An IRA Refresher
The almost-annual changes to the income tax laws have created confusion
about Individual Retirement Accounts (IRAs). This confusion has caused
many people to ignore one of the most powerful tools available to help
them secure a solid financial future.
Even with all the
changes, IRAs can and should be a key part of the foundation of most people's
retirement planning efforts. Here are some of the facts you should know
to make fully informed IRA decisions:
and Roth IRAs
- The annual contribution
limit for 2017 is $5,500. In subsequent years, the limit will be adjusted
annually for inflation in $500 increments. The only requirement is that
you have at least that much income from wages or salaries.
- Individuals ages
50 and older are able to make additional catch-up contributions. The
limit for these additional contributions is $1,000.
- Your contribution
to a "regular IRA" is tax-deductible if you are not a participant
in your employer's qualified retirement plan. If you are a participant
in a qualified retirement plan, the deductibility of contributions to
regular IRAs is determined by your modified adjusted gross income (MAGI).
For married couples in 2017, the deduction is phased out at MAGI levels
between $99,000 and $119,000.
- Earnings on funds
within an IRA are not subject to income tax as they are earned. Tax
deferral allows for the funds to accumulate faster. With a "regular
IRA", earnings are taxed when withdrawn from the IRA.
- IRAs were established
to be long-term retirement planning accounts. As such, the IRS imposes
a penalty tax of an additional 10% if funds are distributed before reaching
age 59 ½. There are a few exceptions to this rule, including
a first time home purchase.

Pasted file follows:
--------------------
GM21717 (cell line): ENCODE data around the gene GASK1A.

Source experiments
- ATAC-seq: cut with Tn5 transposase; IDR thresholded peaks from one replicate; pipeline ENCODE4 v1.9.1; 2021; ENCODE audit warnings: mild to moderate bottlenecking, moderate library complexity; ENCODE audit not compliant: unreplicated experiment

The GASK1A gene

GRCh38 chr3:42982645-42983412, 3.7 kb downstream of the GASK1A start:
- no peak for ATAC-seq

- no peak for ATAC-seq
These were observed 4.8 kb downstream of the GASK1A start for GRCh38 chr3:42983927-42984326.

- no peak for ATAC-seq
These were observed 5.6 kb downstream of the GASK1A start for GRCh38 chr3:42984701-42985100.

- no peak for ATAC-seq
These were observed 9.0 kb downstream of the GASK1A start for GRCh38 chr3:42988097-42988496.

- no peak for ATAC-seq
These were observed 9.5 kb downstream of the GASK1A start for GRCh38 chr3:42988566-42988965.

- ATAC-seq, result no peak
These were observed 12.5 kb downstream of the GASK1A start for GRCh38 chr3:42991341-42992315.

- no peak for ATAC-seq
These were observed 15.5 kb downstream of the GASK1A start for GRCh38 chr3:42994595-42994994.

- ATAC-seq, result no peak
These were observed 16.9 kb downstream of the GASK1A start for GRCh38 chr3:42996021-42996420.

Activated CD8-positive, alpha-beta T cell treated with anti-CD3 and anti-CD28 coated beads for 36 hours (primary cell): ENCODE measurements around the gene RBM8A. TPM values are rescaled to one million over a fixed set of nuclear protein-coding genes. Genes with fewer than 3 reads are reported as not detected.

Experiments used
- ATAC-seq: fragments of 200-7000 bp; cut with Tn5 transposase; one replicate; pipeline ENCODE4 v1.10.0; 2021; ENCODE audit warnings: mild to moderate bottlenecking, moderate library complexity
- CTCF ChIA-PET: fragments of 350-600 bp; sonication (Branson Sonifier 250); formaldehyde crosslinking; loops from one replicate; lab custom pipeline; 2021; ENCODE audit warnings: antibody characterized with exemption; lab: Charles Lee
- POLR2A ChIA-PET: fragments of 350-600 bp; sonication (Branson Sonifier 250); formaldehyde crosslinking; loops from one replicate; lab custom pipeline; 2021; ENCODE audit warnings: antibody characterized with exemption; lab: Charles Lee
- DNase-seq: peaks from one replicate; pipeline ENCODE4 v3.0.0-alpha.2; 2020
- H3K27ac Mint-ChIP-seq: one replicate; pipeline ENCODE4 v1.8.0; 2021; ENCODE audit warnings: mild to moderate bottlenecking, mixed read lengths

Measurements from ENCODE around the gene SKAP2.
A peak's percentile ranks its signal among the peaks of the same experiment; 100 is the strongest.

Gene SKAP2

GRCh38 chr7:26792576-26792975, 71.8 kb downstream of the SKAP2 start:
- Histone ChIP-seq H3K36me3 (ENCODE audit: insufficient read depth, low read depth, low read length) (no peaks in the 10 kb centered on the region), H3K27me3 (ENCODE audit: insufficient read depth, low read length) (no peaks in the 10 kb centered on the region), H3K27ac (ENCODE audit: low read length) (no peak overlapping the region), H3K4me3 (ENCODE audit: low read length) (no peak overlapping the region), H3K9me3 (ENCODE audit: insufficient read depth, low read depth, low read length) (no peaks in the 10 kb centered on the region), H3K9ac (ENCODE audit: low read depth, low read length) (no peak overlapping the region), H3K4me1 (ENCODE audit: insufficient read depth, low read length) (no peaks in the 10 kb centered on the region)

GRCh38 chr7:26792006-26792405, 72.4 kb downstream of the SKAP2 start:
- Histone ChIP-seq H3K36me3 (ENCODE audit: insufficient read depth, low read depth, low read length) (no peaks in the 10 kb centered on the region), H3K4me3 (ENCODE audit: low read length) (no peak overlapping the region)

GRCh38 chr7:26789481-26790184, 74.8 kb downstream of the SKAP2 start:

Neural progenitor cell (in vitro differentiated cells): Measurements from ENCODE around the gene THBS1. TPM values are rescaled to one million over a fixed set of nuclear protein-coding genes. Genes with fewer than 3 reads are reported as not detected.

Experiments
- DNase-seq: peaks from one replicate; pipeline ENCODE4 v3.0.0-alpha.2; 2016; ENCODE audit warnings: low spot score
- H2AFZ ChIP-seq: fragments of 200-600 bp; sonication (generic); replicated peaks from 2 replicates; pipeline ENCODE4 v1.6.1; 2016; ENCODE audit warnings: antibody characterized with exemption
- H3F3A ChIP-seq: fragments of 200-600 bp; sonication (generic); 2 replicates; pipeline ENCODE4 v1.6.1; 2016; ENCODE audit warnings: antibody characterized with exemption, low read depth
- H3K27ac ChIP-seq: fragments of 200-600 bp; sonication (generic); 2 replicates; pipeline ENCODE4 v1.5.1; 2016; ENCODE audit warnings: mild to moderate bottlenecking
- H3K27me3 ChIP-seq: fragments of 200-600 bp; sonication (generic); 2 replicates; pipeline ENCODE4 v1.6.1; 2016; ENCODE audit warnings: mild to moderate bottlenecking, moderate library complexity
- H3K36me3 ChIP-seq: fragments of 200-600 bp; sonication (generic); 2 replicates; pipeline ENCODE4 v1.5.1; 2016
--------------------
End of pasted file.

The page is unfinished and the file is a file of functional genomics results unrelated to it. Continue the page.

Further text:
- If you have established
IRAs at different institutions over the years, you can consolidate them
into one account to make it easier to keep track of your funds. If done
properly, there are no income tax consequences to this consolidation.
- IRAs can serve
as the account to receive a distribution from your employer's qualified
plan when you change employers or retire. Tax deferral is maintained
and you may have additional investment flexibility.
- You must begin
taking distributions from a regular IRA at age 70 ½.
- The biggest differences
are that the contributions are not tax deductible and that distributions
are not subject to income tax. The other difference is that Roth IRA
contributions are not allowed if your modified adjusted gross income
exceeds certain levels.
- For single filers
in 2017, full contributions are allowed if your MAGI is less than $118,000,
partial contributions are allowed if your MAGI is between $118,000 and
$133,000 and no contributions are allowed if your MAGI is above $133,000.
For married couples filing joint returns, full contributions are allowed
if your MAGI is below $186,000, partial contributions if your AGI is
between $186,000 and $196,000 and no contributions are allowed if your
MAGI is over $196,000.
When comparing regular
and Roth IRAs, the trade-off is usually whether the loss of deductibility
on current contributions with a regular IRA is worth the benefit of never
having to pay income tax on distributions from a Roth IRA. Roth IRAs also
provide more distribution flexibility. For many, the Roth IRA can result
in superior long-term benefits.
Some General Guidelines
- If you can afford
it, contributions to both an IRA and a 401(k) plan can help you accumulate
funds faster. If you can only do one, the 401(k) should probably be
chosen because of possible employer matches and deductibility of contributions.
- The value of the
tax deferral on earnings within a regular IRA increases the longer the
funds are in the IRA.
contributions to a Roth IRA should be considered carefully in lieu of
deductible contributions to a regular IRA.
- Special rules cover
the conversion of regular IRAs to Roth IRAs. The advantages can be large
but there will be a current tax liability.
- Be sure to consult
with a qualified advisor to determine how these rules may apply to your